Honourable Mentions

Looking back over my top 10 list, I’m pleasantly surprised by how balanced it’s turned out to be. I didn’t cook it at all: if my top ten mysteries had all been by Jeffrey Deaver they’d all have been up there (and you would have had my permission to check me for concussion). But it just so happens that I got a nice mix: of eras, styles, formats and male/female authors.

Still, there are some disappointing gaps. There’s no ‘serious’ fantasy and no sci-fi at all. There are no films (there’s a feature length TV episode, but nothing that got a cinema release). Saddest of all is the absence of a single computer game or interactive story. Ever since playing Cruise for a Corpse when I was about ten I’ve been waiting for a really good mystery game but none has emerged. There are a lot of good examples on the Nintendo DS, but almost all of the PC mysteries I’ve played have been truly dire. (I actually played Cruise for a Corpse again recently, and while it still holds up surprisingly well in the style department, it turns out the mystery is pretty dull).

[Like the previous post, there are no real spoilers here. The section on the Red Right Hand contains some comments about that book’s solution.]

There were a lot of close calls, but there were also a few mysteries which almost made the list for a more interesting reason. It’s those I want to talk about now. These are some of mysteries which would have made it if the sole criterion for my top 10 was how much I enjoyed them the first time I experienced them. But because mysteries are so much about the fine balance between forefront storytelling (plot, investigation etc.) and background subtext (clues, red herrings etc.) a lot of the enjoyment is going to be very personal. Some mysteries completely fooled me because I was new to the genre, or was unfamiliar with an author’s particular quirks. Others were probably dismissed unfairly – I was distracted, in a bad mood, or took exception to something trivial.

So here are a few that I greatly enjoyed, but that I couldn’t really put on the list because a lot of my enjoyment was probably based on the circumstances in which I encountered them, or the concessions I was prepared to make for them. They’re still recommended, but a lot more tentatively.

The Hollow Man (if you can deal with the style) – John Dickson Carr (1935)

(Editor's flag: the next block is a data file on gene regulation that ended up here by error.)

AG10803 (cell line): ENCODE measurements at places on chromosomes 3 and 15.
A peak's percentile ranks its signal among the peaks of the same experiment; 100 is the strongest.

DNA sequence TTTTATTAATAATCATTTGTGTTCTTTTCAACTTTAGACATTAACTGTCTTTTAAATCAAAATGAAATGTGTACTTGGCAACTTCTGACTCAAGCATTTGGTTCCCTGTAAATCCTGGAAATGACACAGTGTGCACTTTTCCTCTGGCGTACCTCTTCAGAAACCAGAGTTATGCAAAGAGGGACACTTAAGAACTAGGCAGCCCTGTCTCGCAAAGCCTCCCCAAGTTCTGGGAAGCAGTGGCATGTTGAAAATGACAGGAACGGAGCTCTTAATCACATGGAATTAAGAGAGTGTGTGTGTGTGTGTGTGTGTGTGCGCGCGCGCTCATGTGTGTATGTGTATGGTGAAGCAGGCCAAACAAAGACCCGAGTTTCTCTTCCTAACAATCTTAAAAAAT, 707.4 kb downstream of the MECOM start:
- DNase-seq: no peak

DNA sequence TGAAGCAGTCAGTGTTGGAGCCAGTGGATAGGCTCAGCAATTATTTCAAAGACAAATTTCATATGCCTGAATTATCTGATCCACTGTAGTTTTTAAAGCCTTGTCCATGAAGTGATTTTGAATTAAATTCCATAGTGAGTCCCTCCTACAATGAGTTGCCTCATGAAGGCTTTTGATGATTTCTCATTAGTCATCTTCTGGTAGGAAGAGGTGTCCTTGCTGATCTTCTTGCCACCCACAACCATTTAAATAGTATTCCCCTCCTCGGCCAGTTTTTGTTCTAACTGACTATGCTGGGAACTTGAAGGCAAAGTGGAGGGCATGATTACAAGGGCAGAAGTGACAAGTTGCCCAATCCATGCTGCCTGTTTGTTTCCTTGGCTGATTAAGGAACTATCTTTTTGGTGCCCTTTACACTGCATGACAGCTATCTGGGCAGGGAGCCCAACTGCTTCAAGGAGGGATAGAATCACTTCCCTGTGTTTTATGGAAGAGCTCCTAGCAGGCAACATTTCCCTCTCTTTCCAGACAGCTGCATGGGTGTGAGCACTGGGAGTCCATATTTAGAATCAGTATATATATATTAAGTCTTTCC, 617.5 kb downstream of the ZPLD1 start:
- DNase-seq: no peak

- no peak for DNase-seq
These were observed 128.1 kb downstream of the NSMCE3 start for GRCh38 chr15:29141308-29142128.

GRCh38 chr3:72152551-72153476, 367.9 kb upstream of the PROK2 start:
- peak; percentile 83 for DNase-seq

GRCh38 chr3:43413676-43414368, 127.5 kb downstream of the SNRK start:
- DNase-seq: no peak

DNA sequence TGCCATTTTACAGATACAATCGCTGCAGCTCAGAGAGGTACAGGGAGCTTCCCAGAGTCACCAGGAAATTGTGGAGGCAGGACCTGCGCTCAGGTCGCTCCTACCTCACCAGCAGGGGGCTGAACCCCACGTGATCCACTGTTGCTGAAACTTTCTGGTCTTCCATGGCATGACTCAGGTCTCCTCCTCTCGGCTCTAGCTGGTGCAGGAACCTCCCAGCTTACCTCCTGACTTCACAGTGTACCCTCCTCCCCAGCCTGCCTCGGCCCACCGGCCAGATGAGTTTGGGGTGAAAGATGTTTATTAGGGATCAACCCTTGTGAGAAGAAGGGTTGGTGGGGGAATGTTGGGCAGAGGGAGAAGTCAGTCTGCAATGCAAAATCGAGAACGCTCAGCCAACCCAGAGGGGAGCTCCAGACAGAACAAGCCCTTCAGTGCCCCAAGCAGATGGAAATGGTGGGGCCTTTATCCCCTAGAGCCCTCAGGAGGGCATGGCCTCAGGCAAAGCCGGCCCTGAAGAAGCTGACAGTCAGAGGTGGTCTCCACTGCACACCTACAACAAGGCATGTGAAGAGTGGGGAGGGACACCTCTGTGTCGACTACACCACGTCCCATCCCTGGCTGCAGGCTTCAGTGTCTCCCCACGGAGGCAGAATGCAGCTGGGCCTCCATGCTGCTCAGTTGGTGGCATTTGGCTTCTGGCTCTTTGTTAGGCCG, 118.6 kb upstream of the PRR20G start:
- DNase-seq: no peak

Two shootings happen within minutes of each other. In one the culprit is seen but apparently vanishes, in the other the culprit is apparently invisible, despite witnesses. The same gun is used both times…

I came to Carr late. This was my first one and I didn’t read it until after university. In the relatively short time since I’ve devoured almost his entire output. But this is still the best. It’s the finest locked room problem ever devised, and I don’t know anyone who’s fully solved it on a first reading, despite it being eminently fair.


This is a rare example of substance completely triumphing over style. I really don’t think Carr can write at all. I’ve never heard one on audiobook, but I bet his stuff sounds terrible out loud. His dialogue is clunky, his cumbersome explanations can make even the simplest concepts seem confusing, and he has a maddening tendency to interrupt a scene to artificially create suspense. He has a really weird habit of having a narrator with absolutely no personality, and then letting such a long time pass without using an “I” or a “me” that it comes as a real shock to be reminded that it’s in the first person. Sure, the atmosphere is usually good (proper creeping terror when he’s at his best), but he always seems to manage to skewer it with an awkward turn of phrase or a terrible piece of ‘comedy’. The less said about his attitudes towards women the better (although there’s a dispiriting game you can play: see how long it takes him to use the word ‘wench’ in any given book. It’s rarely more than a half-dozen pages).

That this is still a masterpiece in spite of all that shows how brilliant his plotting was. Now if only they’d let me adapt it for TV…

The Prestige (if you don’t read the book first) – Christopher Priest, adapted by Christopher and Jonathan Nolan (2006)

Two rival magicians compete to perform similar illusions